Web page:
# Can a 2 HP DC motor drives a 5 kW DC Generator?

• xiv_wolf
The red line is the power output that the motor can handle before it starts to overheat. The yellow line is the power output that the motor can handle without over-heating. The green line is the power output that the motor can handle with acceptable ductility and life.The red line is the power output that the motor can handle before it starts to overheat. The yellow line is the power output that the motor can handle without over-heating. The green line is the power output that the motor can handle with acceptable ductility and life.

#### xiv_wolf

Sorry for this noob idea but I'd like to know what happens if:

A 2 HP DC electric motor is coupled to a 5kW DC Generator, will the 5kW DC Generator produce a 5kW output? What will happen to these two equipment. Thanks for the Reply!

It will work just fine under 2Hp (approx. 1.5kW). The power rating just tells you what the safe operating conditions should be. You could run a 2Hp motor at 5kW but it will have a shorter life span.

When you go past the rated power, you are drawing more current than than intended for the rated voltage. It could overheat. Also, the torque in the rotor is proportional to power being run through it so the metal has to be strong enough to handle it. If you hooked a 2Hp motor up to a 10,000Hp motor in a train, you could be sure that the big motor would just tear it to shreds.

In other words, the electrical input of the 2 hp motor will always be greater than (after efficiency losses) the electrical output of the 5 kW generator.

Okefenokee said:
It will work just fine under 2Hp (approx. 1.5kW). The power rating just tells you what the safe operating conditions should be. You could run a 2Hp motor at 5kW but it will have a shorter life span.

When you go past the rated power, you are drawing more current than than intended for the rated voltage. It could overheat. Also, the torque in the rotor is proportional to power being run through it so the metal has to be strong enough to handle it. If you hooked a 2Hp motor up to a 10,000Hp motor in a train, you could be sure that the big motor would just tear it to shreds.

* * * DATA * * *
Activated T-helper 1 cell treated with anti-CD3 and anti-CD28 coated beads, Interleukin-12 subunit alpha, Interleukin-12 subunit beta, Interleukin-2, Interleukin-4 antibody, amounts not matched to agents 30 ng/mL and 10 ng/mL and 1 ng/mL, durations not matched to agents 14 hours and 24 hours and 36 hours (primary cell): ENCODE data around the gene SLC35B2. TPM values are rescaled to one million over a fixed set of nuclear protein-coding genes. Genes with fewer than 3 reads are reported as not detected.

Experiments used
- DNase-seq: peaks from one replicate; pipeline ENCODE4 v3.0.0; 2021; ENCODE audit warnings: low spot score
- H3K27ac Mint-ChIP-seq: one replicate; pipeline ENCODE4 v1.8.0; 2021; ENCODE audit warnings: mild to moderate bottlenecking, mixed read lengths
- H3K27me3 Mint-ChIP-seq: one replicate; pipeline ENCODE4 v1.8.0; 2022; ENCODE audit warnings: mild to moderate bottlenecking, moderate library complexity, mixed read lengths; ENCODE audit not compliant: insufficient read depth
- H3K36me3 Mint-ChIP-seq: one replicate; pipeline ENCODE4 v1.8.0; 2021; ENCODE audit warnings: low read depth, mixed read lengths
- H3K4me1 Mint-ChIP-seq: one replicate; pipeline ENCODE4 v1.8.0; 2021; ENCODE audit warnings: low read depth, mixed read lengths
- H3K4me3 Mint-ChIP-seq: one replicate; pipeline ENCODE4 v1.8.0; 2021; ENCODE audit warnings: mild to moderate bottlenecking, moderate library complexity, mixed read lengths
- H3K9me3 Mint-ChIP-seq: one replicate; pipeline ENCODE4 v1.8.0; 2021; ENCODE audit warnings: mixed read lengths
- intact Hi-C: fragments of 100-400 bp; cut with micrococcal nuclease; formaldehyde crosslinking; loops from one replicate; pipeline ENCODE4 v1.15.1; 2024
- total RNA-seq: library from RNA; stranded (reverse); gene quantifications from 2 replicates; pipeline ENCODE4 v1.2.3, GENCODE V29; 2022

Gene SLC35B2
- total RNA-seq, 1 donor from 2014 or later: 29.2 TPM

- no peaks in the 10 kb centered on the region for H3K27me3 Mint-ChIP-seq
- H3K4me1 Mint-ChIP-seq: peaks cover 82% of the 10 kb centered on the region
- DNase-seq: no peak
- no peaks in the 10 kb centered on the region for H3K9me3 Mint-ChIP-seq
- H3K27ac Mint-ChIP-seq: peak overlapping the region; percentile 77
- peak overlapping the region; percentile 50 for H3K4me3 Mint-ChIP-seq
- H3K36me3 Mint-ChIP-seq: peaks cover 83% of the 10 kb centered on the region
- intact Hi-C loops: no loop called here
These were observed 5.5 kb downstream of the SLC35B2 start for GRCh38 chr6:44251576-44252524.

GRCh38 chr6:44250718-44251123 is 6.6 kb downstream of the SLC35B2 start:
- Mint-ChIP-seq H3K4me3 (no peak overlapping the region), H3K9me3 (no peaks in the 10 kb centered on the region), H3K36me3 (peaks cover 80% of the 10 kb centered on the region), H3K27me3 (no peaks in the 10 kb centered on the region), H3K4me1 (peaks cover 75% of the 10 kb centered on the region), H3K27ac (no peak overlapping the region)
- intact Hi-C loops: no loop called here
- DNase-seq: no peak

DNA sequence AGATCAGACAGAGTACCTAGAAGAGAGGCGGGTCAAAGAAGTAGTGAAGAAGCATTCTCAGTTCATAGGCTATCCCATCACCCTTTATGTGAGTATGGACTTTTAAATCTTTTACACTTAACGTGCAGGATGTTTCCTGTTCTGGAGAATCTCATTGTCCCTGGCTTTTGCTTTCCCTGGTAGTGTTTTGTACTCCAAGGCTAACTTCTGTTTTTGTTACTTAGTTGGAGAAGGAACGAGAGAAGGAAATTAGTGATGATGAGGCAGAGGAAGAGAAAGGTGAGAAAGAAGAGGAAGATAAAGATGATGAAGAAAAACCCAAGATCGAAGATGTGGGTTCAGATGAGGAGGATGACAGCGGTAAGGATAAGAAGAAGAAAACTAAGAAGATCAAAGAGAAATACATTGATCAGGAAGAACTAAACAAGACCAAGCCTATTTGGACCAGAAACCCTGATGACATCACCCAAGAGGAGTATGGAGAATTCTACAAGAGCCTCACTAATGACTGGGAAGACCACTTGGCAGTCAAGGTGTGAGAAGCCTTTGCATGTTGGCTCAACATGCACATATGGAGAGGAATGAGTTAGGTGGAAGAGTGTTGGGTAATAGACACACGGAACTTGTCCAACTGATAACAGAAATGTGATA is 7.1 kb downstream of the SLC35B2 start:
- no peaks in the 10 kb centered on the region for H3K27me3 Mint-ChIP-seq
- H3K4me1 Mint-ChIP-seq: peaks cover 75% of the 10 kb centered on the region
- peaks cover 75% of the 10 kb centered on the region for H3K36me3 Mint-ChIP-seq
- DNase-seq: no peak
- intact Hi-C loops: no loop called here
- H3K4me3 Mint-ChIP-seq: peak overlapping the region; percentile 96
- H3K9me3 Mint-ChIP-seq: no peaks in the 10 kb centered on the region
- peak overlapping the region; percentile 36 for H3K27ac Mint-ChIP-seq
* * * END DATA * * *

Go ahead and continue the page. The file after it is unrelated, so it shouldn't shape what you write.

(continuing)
Ok so there's no argument re: the power output of the Genset but on the lifespan of the motor. Is the RPM of the motor considered?

xiv_wolf said:
Sorry for this noob idea but I'd like to know what happens if:

A 2 HP DC electric motor is coupled to a 5kW DC Generator, will the 5kW DC Generator produce a 5kW output? What will happen to these two equipment. Thanks for the Reply!

Why would you be wanting to run the 2HP/1.5kW motor so far past its rating? You looking for a high-tech way to start a fire?

berkeman said:
Why would you be wanting to run the 2HP/1.5kW motor so far past its rating? You looking for a high-tech way to start a fire?

I just want to sure that energy balance is still the bottom line and driving an electric generator through an electric motor was not a good practice. Anyway, this forum helps a lot, so thank you very much!

xiv_wolf said:
Is the RPM of the motor considered?

Oh yeah, that's important. If you overload it to the stall torque(power) of the motor, that will stop it completely. The motor will just sit still and draw a huge current.

ETA:

I was sitting here at work and starting wondering if I gave a good answer. I really didn't.

Here is an ideal speed-torque curve for a DC motor. It shows the speed, torque, and power relationship.

I got it from this http://lancet.mit.edu/motors/motors3.html" [Broken] and added some annotations.

Note the regions that I marked. DC motors do have a theoretical limit on how much power they can throughput. The range for normal operation will end long before that.

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